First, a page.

We are developing algorithms and software tools for handling and analyzing long-read sequencing data.


Long-read sequencing technologies, such as those from 10X Genomics, Pacific Biosciences and Oxford Nanopore, have now enabled the generation of sequenced fragments that are 10kb or longer, allowing for the interrogation of complex genomic reigions that are otherwise inaccessible by short-read sequencing. However, to best leverage these new generations of sequencing technology and extract maximum benefits from them, novel computational approaches are urgently needed.

Our lab is among the first groups to publish a de novo assembly of a personal human genome, using PacBio long-read sequencing techniques. We have also been working with 10X Genomics genome and exome sequencing data to identify structural variants that are missed by typical Illumain sequencing. Currently, we are developing a number of different methods to improve the analysis of long-read sequencing data:

1. RepeatHMM: Microsatellite expansion, such as trinucleotide repeat expansion (TRE), is known to cause a number of genetic diseases. For example, over 55 CAG repeats in the ATXN3 gene can cause spinocerebellar ataxia type 3 (SCA3). Sanger sequencing and next-generation short-read sequencing are unable to interrogate TRE reliably. Long-read sequencing has the potential to address this problem, but the high error rates pose significant challenges to data analysis. We developed an algorithm called RepeatHMM to estimate repeat counts on long-read sequencing data from whole-genome or amplicon sequencing. RepeatHMM takes a set of reads, uses a split-and-align strategy to improve alignments, performs optional error correction, and leverages a hidden Markov model and a peak calling algorithm to infer repeat counts. We also analyzed real data on SCA3 and SCA10 generated by the PacBio sequencer, and found that RepeatHMM showed much higher concordance with the gold standard capillary electrophoresis than BAMself and another competing tool TRhist. We confirmed the reliability of RepeatHMM on whole-genome datasets on NA12878 generated by PacBio and Oxford nanopore technologies.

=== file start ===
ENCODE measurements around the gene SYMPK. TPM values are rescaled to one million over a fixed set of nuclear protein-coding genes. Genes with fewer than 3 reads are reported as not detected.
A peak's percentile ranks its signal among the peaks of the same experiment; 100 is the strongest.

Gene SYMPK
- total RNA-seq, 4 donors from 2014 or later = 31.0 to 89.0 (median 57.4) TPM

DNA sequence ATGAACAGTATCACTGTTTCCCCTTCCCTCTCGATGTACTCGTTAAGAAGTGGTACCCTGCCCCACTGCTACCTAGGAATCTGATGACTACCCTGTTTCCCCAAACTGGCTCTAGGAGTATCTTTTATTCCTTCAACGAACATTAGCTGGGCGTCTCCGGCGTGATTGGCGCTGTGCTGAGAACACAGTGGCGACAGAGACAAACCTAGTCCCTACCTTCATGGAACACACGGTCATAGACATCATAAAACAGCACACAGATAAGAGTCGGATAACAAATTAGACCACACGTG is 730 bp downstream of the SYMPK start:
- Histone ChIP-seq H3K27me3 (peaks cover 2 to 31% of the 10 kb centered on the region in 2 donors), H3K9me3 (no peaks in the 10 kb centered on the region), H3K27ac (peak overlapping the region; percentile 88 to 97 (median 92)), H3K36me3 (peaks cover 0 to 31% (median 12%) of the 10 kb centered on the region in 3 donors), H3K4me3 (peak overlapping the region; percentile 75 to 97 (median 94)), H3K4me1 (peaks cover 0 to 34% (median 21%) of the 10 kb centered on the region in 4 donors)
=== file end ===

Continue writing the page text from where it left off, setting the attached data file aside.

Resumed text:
2. NextSV: Structural variants (SVs) in human genome are implicated in a variety of human diseases. Long-read sequencing (such as those from PacBio) delivers much longer read lengths than short-read sequencing (such as those from Illumina) and may greatly improve SV detection. However, due to the relatively high cost of long-read sequencing, users are often faced with issues such as what coverage is needed and how to optimally use the aligners and SV callers. To automate SV calling, we developed a computational pipeline called NextSV, which integrates PBhoney and Sniffles and generates the union (high sensitivity) or intersection (high specificity) call sets. Our results provide useful guidelines for SV identification from low coverage whole-genome PacBio data and we expect that NextSV will facilitate the analysis on SVs on long-read sequencing data.

3. LinkedReadSV: 10X Genomics allows the generation of pseudo long reads that are linked by a common barcode. However, manufacturer-provided software tools cannot fully analyze the linked reads data and often miss important structural variants that can be even visually identified from dot plots. To address these limitations, we developed LinkedReadSV, an algorithm that incorporate multiple sources of information, includng alignment and link-distance, to identify various types of structural variants (deletions, insertions, inversions, translocations) reliably.

4. LongVar: Due to the relatively high error rates for long-read sequencing technologies, variant calling from long-read sequencing data remains a major challenge. Existing software tools are not parameterized for error-prone data, and cannot be easily adapted for data from PacBio and Nanopore platforms. We have been working on the development of a machine-learning approach that incorporate context-dependent sequence characteristics into the variant calling process, to improve the accuracy and power of variant detection.

In summary, long-read sequencing technologies can faciliate the generation of biological insights that are missed by Illumina short-read sequencing data, and the development of more powerful computational approaches will allow us fully utilize these new generations of sequencing technolgoies.